We found that the digital answering machine purchased during fiscal year 1994 by the Commission was no longer in use by the Commission. The Commission currently uses an answering service provided by the telephone company. No documentation was available during our field work to indicate the location or disposition of the digital answering machine.
C. Purchases Were Not Approved by Commission
No documentation existed in the minutes of the ANC to document that the Commission approved the expenditure of the $8,600 in purchases of any of the equipment included in Table V.
This is in violation of D.C. Code, Section 1-264(f) which states that "no expenditure of any amount shall be made without specific authorization of the Commission."
D. Invoices and Receipts Were Not Available for $2.959 in Equipment Purchases
Documentation was not available to support the purchase of the ADT system or the payment of $500 made to the then Commission Chairperson for an air conditioner. The checkbook stub indicated that the payment to the Chairperson was for an air conditioner. No other documentation such as invoices, receipts, or bills were available to support this payment. We noted that the Commission does have a window air conditioner in its ANC office but we were unable to determine how, where, or when the unit was obtained.
The invoices for the purchase of the ADT system could not be located in the records of the ANC. The Commission did have a security system and we reviewed several invoices for the maintenance and repair of the system.
Advisory Neighborhood Commission 1B held only two meetings in calendar 1996 and, according to the minutes of these meetings only one of the meetings had enough Commissioners for a quorum. Yet the Commission conducted business of the Commission.
In calendar year 1995, ANC1B disbursed over $67,700 and in calendar year 1996 over $18,800 was disbursed without its treasurer being bonded. This was in violation of D.C. Code, Section 1-264(c) which states:
ANC 1B violated D.C. Code, Section 1 -264 (b) because it maintained a checking account as well as a money market account from which checks could be written. D.C. Code, Section 1-264(b) states in relevant part that:
According to the December 14, 1994 minutes, the Commission approved a resolution to "secure 60% of current cash assets in interest bearing securities." The "executive body" was given responsibility for consummating the arrangement.
Two certificates of deposit (CD) were purchased on December 22, 1994, one for $23,000 to mature in twelve months and the other for $12,000 to mature in 24 months.
The $23,000 CD was redeemed after six months. The proceeds, less an early withdrawal penalty of $112 were deposited partially in the ANC's checking account while the balance was used to open a money market account on June 28, 1995.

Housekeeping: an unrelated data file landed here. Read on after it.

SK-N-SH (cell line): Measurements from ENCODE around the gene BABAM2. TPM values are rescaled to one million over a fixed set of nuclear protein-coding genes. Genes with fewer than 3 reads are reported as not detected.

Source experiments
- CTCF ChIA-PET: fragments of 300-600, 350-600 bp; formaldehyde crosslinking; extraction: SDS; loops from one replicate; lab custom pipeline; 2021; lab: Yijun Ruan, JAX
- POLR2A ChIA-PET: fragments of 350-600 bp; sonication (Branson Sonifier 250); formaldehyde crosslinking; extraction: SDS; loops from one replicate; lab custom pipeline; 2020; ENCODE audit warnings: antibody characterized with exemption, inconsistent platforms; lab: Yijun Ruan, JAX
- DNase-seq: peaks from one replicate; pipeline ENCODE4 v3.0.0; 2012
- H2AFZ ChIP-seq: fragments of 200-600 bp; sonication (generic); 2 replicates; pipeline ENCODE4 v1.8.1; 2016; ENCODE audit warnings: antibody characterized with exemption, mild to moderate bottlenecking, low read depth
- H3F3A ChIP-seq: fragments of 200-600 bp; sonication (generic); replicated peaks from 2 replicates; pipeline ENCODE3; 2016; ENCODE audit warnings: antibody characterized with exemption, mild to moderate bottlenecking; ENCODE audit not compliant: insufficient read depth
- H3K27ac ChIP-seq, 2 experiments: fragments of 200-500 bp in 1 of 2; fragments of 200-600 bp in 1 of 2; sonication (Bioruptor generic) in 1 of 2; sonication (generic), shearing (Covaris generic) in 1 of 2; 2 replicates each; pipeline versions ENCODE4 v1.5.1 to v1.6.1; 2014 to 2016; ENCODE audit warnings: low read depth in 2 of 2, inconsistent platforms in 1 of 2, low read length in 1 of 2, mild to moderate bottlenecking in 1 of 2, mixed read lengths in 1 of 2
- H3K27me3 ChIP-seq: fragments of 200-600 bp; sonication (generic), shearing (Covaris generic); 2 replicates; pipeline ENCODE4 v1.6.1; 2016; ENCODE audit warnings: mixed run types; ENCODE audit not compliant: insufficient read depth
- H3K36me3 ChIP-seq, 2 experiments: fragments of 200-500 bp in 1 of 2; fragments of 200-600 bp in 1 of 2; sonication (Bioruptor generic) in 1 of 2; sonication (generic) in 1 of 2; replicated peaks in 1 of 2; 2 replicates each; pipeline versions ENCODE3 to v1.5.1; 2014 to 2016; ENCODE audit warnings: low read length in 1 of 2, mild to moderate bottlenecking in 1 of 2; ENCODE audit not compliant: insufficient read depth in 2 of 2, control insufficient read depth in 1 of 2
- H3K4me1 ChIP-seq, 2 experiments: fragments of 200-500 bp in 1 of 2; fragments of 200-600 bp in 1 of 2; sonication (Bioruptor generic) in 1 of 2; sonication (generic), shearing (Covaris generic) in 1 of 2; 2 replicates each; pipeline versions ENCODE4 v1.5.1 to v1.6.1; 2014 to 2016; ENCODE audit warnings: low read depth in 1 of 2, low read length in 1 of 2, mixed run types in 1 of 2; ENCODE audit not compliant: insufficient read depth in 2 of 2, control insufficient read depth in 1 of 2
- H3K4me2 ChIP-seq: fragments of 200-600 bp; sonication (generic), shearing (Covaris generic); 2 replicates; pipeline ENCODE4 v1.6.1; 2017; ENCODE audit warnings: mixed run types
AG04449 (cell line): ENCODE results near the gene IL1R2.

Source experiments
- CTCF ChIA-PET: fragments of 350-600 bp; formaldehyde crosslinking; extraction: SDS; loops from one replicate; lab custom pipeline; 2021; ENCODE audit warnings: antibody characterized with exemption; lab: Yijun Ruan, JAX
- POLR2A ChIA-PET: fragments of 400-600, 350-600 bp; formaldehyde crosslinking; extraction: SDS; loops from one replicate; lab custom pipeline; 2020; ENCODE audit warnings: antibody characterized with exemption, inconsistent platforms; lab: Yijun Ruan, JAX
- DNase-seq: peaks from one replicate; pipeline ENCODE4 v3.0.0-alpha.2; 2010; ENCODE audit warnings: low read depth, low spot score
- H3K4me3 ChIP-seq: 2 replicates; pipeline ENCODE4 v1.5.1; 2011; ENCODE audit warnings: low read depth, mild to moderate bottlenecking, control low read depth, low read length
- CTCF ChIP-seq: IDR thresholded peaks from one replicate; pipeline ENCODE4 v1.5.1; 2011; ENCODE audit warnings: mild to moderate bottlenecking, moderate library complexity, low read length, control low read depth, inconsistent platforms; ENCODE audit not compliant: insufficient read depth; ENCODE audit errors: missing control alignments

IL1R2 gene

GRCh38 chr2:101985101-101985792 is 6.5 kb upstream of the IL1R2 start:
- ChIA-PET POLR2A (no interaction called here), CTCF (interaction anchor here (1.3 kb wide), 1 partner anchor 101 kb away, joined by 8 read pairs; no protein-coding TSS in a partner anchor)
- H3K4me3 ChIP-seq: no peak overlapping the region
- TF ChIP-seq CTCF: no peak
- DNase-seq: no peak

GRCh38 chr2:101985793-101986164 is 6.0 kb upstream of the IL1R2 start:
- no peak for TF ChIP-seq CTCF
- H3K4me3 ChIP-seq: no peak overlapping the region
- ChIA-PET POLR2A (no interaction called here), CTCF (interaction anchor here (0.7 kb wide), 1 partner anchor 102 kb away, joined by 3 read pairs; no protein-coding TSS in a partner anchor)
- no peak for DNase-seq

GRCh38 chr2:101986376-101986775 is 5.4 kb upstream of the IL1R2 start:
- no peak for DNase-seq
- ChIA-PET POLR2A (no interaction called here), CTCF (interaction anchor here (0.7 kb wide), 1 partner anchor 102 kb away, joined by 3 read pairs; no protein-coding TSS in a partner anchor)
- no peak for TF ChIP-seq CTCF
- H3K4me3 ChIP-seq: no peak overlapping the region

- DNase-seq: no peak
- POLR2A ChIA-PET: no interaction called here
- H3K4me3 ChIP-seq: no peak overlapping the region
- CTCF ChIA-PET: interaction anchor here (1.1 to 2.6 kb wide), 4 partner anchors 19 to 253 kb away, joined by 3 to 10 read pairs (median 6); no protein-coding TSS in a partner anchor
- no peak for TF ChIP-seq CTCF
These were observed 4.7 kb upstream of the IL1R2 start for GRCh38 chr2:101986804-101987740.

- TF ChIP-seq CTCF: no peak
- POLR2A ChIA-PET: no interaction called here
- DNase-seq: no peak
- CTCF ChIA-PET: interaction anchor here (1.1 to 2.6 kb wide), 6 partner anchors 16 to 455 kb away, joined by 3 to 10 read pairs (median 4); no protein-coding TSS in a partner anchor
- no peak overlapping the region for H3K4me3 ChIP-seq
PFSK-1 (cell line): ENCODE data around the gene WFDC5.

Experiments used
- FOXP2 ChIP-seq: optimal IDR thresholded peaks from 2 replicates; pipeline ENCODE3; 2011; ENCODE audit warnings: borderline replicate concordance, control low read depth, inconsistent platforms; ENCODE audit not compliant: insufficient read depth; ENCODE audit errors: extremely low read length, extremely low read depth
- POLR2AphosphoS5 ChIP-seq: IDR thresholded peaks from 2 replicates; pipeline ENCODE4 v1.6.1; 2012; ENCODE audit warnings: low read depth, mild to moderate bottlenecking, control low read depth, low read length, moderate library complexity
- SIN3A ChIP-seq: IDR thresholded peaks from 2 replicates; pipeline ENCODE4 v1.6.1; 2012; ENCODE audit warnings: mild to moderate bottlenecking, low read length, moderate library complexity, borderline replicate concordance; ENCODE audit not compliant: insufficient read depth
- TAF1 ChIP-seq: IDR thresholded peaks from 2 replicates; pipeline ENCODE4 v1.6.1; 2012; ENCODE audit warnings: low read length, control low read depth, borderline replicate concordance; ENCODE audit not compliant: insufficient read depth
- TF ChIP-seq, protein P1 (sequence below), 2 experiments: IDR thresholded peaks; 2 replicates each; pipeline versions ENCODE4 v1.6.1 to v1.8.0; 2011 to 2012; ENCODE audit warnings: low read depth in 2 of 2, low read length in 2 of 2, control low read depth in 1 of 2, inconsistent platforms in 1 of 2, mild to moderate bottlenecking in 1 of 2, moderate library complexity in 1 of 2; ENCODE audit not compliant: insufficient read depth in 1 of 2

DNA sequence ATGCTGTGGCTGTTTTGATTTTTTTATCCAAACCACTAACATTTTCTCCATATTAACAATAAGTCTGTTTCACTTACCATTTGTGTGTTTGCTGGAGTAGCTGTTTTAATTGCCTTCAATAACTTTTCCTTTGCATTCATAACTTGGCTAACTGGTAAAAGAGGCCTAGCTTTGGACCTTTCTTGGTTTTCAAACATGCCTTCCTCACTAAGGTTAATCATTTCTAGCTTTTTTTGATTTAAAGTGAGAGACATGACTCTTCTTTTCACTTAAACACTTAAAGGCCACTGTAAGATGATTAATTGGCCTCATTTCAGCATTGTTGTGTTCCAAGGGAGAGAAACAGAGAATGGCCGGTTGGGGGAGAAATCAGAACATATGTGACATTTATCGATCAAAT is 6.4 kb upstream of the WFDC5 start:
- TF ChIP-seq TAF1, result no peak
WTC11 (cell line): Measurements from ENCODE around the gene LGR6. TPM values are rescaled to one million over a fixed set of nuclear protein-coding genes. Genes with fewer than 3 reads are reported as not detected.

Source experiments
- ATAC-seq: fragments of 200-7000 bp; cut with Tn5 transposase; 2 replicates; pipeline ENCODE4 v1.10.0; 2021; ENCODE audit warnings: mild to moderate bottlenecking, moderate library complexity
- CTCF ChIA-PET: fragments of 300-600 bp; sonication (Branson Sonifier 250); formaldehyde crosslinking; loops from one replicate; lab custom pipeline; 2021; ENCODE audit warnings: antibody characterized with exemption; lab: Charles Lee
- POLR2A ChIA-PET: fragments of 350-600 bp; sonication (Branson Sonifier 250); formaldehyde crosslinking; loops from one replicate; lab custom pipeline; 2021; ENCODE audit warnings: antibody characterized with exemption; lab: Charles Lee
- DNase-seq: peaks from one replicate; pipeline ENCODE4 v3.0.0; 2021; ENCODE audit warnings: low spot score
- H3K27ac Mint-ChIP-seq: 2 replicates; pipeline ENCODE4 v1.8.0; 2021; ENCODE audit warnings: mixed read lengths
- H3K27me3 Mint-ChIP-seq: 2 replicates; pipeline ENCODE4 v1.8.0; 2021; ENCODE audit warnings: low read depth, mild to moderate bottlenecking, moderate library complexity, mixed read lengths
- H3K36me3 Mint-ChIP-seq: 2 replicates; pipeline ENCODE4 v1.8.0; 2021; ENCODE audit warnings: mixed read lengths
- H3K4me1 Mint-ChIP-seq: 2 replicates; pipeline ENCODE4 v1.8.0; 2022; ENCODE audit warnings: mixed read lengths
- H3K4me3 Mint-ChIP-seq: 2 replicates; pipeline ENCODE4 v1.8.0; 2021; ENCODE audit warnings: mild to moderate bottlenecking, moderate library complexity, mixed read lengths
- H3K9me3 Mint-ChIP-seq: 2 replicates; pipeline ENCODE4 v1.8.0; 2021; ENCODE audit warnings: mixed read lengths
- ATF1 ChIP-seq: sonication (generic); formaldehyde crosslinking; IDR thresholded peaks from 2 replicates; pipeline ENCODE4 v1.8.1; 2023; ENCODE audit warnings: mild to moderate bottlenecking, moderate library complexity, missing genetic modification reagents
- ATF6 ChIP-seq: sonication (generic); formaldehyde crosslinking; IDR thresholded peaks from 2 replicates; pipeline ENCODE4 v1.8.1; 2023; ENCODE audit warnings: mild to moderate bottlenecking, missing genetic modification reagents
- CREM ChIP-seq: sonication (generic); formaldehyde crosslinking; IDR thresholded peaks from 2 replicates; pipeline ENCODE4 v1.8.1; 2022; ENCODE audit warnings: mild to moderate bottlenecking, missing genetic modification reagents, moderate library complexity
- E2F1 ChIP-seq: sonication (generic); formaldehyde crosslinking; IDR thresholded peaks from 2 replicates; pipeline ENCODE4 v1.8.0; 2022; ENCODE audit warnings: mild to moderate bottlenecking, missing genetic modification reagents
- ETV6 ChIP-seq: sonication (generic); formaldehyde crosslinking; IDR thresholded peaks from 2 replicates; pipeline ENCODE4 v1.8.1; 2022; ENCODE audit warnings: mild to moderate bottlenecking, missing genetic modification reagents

The $12,000 CD was also redeemed early- after eighteen months. These proceeds, less an early withdrawal penalty, were deposited into the Commission's money market account in June 1996. Transfers from the Money market account have been made to the ANC's checking account.
According to officials Riggs Bank of Washington, where the money market account was maintained, up to three checks per month may be written from the account. This technically violates D.C. Code, Section 1-264(b). However, during our audit, we found no checks/withdrawals that were made on the money market account other than the transfers that were traced to the checking account.
ANC 1B must improve its monitoring of its financial operations and the maintenance of its financial records and accounts. Recommendations made by the Office of the District of Columbia Auditor in its October 11, 1995 report on ANC 1B have not been implemented.
Funds have been diverted from ANC 1B to its Chairperson. Other disbursements were not properly documented and approved.
There is no assurance that all allocations from the District of Columbia government issued to ANC 1B have benefited the ANC 1B community.
Finally, all ANC Commissioners have a fiduciary duty to safeguard ANC funds against fraud and abuse. ANC 1B Commissioners must begin a vigilant effort to establish controls and accountability in order for this Commission to continue to receive funding. The Auditor will recommend the immediate suspension of future allotments until a follow-up review of ANC lB's compliance with the Auditor's recommendations has been completed.
Anthony S. Cooper
There are two appendices: "ANC 1B Report of Financial Activity by Fiscal Year," FY1994-FY1997; and "Advisory Neighborhood Commission 1B: Cancelled and Voided Checks Not in Commission Files"
Back to top of page
Send mail with questions or comments to firstname.lastname@example.org
Web site copyright ©DCWatch (ISSN 1546-4296)